of the DOE: Fernald, OH and Savannah River Site, SC. A method of imbedding particles in a non-reactive Si polymer was developed
such that individual particles could be examined before and after extraction with a wide range of chemicals typically used
in sequential extraction techniques and others proposed forex situ chemical intervention technologies. Using both the micro-X-ray fluorescence (XRF) and micro-X-ray Absorption Near Edge Structure
(XANES) techniques, both elemental and oxidation state distribution maps were generated on individual particles before and
following chemical extraction. XANES can determine the relative proportion of U(VI) and U(IV) in phases comprising individual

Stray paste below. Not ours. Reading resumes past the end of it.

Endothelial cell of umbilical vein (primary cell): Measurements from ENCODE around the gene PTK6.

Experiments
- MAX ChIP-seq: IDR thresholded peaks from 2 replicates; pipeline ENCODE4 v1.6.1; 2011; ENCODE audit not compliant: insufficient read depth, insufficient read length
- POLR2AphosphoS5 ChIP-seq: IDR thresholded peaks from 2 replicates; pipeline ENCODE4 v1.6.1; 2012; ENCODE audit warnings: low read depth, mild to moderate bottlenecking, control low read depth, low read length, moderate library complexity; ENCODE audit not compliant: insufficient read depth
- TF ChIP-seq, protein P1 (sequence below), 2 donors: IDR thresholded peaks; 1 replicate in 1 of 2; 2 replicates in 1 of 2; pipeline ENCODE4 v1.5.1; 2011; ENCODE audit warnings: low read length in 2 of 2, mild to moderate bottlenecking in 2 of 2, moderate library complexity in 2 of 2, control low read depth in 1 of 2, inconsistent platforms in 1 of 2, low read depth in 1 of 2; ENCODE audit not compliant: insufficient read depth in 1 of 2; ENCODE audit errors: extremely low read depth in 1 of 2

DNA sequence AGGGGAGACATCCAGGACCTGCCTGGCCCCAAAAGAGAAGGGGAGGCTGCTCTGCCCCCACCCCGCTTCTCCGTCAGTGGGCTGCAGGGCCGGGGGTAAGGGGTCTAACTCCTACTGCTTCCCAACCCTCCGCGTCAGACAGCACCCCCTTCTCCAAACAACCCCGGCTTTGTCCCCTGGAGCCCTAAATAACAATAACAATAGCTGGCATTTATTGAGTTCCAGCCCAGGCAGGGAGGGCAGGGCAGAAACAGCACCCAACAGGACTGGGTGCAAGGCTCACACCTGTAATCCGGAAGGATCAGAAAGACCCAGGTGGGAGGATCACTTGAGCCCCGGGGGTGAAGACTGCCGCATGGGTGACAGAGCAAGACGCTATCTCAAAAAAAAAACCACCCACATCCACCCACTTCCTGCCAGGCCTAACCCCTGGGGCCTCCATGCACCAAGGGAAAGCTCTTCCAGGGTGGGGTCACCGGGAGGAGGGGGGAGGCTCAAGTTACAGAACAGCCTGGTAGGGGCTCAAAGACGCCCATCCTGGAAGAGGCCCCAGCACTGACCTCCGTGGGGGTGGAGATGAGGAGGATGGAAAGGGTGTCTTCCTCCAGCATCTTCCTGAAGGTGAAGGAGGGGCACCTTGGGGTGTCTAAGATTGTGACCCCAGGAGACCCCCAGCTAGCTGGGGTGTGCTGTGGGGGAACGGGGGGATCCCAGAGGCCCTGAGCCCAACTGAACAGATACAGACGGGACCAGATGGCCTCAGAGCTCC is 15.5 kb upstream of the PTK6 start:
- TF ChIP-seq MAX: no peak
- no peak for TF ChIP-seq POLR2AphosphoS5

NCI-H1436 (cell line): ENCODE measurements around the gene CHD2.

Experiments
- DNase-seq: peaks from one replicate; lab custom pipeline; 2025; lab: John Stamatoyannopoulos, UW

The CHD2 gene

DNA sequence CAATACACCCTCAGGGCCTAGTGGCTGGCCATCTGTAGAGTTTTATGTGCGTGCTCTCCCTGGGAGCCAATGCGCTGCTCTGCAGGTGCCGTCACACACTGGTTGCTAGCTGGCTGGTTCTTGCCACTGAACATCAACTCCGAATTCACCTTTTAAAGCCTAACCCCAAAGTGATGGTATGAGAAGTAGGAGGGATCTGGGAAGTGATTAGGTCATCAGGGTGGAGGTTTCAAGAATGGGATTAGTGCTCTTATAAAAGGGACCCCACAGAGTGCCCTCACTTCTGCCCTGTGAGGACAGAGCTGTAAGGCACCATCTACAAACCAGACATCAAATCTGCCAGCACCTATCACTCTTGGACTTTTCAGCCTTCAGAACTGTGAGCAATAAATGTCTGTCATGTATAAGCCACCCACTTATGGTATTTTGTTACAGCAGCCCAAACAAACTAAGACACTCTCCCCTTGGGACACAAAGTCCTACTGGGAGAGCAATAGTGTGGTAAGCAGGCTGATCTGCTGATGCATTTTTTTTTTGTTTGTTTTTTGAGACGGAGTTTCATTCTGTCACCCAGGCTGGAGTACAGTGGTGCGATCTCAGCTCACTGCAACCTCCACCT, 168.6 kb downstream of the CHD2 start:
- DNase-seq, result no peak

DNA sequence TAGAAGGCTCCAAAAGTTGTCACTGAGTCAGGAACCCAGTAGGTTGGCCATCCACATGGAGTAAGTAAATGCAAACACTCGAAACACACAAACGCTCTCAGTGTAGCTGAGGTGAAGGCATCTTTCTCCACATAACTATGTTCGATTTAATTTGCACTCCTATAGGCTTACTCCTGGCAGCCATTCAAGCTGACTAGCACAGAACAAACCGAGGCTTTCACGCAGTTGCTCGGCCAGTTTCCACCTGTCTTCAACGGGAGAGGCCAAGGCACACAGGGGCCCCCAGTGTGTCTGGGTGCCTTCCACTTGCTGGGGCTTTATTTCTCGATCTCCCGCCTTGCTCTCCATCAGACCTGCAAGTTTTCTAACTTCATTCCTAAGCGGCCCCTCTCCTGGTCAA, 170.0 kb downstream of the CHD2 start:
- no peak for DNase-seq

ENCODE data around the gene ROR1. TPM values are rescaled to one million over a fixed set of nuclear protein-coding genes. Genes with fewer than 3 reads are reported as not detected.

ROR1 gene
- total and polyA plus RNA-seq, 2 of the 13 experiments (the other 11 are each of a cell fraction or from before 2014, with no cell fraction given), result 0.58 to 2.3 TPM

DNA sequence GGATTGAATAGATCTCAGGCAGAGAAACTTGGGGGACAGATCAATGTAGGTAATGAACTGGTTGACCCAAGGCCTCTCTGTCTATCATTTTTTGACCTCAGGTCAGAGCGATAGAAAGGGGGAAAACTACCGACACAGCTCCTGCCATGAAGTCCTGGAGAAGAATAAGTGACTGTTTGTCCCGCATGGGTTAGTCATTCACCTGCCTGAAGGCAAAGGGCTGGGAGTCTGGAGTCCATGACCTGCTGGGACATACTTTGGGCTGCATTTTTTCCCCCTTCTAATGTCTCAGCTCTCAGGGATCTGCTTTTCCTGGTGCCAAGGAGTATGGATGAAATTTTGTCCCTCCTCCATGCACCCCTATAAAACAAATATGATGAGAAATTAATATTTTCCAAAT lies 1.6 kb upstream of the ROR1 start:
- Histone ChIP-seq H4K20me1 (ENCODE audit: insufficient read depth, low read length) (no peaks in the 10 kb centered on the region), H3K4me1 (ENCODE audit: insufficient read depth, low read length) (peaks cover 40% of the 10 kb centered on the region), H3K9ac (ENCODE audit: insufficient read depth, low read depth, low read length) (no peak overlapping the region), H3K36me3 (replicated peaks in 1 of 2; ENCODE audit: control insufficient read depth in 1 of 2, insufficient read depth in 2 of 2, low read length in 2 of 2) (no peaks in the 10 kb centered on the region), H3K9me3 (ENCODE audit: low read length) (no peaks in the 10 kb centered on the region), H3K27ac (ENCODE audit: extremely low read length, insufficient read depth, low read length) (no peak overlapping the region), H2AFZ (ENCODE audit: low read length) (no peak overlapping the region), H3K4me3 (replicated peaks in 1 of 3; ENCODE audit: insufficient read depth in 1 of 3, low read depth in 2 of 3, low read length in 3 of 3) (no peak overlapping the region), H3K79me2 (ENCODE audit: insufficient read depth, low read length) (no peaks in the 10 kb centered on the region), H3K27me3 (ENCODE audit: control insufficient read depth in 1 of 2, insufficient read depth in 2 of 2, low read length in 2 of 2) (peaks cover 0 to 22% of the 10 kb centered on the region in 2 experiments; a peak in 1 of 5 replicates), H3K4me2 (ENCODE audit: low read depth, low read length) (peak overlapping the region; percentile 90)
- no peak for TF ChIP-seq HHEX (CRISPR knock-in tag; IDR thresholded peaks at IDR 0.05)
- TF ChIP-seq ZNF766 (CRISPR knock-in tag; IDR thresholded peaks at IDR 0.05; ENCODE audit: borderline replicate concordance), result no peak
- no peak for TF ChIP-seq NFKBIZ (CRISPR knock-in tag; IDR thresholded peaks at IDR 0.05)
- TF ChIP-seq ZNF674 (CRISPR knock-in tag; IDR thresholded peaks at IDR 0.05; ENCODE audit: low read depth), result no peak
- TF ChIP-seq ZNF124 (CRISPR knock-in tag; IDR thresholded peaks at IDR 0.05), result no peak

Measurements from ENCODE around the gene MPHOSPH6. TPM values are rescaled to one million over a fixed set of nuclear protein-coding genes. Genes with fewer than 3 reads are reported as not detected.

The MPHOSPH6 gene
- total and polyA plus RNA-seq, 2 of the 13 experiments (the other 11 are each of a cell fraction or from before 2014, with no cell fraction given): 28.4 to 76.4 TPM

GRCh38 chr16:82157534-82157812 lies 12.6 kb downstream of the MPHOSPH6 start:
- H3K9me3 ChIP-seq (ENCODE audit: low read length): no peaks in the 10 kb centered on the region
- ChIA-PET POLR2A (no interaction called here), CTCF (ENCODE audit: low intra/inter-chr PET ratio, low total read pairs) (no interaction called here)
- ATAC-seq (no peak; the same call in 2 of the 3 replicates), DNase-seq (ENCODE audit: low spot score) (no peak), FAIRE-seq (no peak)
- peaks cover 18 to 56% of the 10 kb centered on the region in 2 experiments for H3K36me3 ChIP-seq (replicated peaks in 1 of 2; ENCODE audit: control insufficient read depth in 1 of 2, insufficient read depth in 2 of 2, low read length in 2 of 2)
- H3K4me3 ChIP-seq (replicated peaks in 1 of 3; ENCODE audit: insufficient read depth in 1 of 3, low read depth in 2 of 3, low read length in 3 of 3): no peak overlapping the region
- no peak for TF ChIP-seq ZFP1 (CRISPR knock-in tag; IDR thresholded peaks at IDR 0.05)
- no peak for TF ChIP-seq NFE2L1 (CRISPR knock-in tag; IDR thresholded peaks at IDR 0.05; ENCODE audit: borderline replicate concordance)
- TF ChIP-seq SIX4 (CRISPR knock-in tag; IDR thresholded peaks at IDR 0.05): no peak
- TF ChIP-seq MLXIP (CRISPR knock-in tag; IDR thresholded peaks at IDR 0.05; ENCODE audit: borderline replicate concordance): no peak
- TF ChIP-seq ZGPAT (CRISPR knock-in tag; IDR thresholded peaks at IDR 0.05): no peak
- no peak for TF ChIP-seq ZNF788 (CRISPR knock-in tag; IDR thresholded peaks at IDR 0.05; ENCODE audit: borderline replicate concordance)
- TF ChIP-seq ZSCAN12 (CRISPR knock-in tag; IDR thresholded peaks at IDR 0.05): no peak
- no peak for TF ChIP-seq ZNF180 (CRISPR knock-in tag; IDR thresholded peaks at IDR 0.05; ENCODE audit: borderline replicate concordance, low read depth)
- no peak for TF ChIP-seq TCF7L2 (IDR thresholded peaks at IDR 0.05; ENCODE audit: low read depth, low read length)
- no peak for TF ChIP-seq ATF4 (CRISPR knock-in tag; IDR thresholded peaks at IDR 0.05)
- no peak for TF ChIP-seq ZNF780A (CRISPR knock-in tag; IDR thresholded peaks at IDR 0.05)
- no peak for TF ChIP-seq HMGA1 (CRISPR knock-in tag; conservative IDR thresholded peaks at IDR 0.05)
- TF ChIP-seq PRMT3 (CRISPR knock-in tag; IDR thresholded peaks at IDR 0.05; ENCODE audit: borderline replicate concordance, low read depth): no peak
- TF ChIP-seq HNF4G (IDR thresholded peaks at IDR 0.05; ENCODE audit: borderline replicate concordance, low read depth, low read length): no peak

particles before and after extraction and showed that greater than 85% of the uranium existed as hexavalent U(VI). Fluorescence
spectra of contaminated particles containing mainly U(VI) revealed populations of uranyl hydroxide phases and demonstrated
the relative efficacy and specificity of each extraction method. Correlation of XAS and fluorescence data at micron scales
provides information of U oxidation state as well as chemical form in heterogeneous samples.
Authors:K. Akiyama, K. Sueki, H. Haba, K. Tsukada, M. Asai, T. Yaita, Y. Nagame, K. Kikuchi, M. Katada, and H. Nakahara